Alongside this glory of mercy, what calls to me in this week’s lectionary is God’s invitation to Abram: “Look toward heaven and count the stars, if you are able to count them.” If we are all descendants of Abram, then surely this is the is the mark of our shared inheritance: that we are from a very young age a people who marvels at the stars. Truly! I think my daughter’s first word after “Mama and Da-da-da” was “MOON.” We cannot help but look at the sky and ponder our place in the universe.
And what is it you feel when you look to the sky? Is it merely a vague recognition that the sky is there, or the sky is big, or the sky is beautiful? Or have you ever felt overwhelmed by the sky. I hope you have at some point in your life laid on the ground with arms stretched wide beside you, and imagined this world turned upside down… so that the ground pressed against your back is the top, and the sky above is actually below… and you imagine yourself falling into the vastness of sky and stars and universe and infinity. Have you? If not, you have your homework assignment for this week.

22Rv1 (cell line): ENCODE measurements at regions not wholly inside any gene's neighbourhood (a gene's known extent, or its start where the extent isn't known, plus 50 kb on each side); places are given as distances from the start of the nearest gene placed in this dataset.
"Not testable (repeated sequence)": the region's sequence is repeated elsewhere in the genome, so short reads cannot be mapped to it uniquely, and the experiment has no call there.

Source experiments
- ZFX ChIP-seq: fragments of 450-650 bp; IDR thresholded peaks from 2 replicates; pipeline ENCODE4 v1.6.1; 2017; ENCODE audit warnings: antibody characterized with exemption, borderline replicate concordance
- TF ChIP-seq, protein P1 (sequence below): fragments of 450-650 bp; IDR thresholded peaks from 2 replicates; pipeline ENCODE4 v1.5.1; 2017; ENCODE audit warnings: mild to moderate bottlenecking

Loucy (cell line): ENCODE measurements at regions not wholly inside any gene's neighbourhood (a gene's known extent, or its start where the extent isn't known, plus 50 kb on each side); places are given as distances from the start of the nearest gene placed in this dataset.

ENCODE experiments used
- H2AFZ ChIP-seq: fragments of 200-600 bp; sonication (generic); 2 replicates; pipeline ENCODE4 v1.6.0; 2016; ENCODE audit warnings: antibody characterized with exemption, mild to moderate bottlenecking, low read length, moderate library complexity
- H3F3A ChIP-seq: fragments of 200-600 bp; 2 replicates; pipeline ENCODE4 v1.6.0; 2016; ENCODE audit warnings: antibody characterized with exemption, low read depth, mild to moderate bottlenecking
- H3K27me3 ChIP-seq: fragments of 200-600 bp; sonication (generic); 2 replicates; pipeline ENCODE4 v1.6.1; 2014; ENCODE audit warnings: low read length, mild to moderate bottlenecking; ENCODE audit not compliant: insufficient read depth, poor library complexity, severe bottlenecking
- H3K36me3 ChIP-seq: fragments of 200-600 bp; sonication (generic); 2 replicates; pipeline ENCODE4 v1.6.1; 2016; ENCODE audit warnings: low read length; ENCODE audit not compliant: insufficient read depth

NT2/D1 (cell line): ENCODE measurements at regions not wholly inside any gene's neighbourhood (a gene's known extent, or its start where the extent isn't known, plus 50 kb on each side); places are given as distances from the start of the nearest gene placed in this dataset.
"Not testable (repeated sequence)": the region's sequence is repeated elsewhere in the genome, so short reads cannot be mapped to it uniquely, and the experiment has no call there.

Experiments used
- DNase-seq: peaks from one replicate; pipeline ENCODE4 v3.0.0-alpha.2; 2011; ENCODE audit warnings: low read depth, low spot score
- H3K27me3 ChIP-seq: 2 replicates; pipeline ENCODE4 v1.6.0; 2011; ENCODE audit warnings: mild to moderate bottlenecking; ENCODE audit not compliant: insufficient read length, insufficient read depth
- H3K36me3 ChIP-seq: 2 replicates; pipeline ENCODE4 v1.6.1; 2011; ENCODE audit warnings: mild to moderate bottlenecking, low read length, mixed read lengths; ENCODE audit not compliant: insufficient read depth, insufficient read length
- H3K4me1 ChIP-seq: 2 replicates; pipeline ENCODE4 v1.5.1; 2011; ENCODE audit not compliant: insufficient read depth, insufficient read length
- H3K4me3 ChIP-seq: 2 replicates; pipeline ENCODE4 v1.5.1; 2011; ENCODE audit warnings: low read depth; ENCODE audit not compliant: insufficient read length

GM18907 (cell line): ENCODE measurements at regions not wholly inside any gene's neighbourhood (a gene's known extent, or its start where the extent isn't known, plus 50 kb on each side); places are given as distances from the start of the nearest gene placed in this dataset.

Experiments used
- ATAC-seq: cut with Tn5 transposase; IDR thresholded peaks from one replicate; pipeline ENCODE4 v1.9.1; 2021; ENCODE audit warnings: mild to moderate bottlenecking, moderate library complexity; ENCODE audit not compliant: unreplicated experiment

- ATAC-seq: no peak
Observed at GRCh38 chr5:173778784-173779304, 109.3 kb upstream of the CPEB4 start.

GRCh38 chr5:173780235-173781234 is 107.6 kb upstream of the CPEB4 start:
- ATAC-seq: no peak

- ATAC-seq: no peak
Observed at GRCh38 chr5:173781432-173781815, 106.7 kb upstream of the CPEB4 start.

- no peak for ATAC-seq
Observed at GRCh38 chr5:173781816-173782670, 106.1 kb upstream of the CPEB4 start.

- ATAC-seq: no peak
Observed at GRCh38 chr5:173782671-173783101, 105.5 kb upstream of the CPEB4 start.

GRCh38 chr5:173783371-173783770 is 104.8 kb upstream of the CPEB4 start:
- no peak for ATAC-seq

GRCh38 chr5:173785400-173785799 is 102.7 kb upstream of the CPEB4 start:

This week, I invite you to practice AWE. As we reflect on our mortality during the season of Lent, the weight of our shortcomings and failures and mortal bodies with all their ailments, it can feel especially heavy. But when we practice awe, when we contemplate our mortality alongside the glory of God’s mercy, when we look to the sky and try to count the stars, suddenly our failures become as light and weightless as the ash on our heads.
Count the stars, if you are able to count them. God’s mercy is vast. God’s love is unfathomable.
Now I realize that not everything can be solved by looking at the stars and singing, “there’s a wideness in God’s mercy like the wideness of the sea…” For some, today’s reading can beg the question: But why not me, God? Why do I continue childless? Or why am I denied the longings of my heart: a companion, a cure, a call, an answer, a way forward. I have prayed and I have believed—why not me? For some, today’s reading can ask: If God’s mercy is so vast and God’s love so unfathomable, where is God in Ukraine?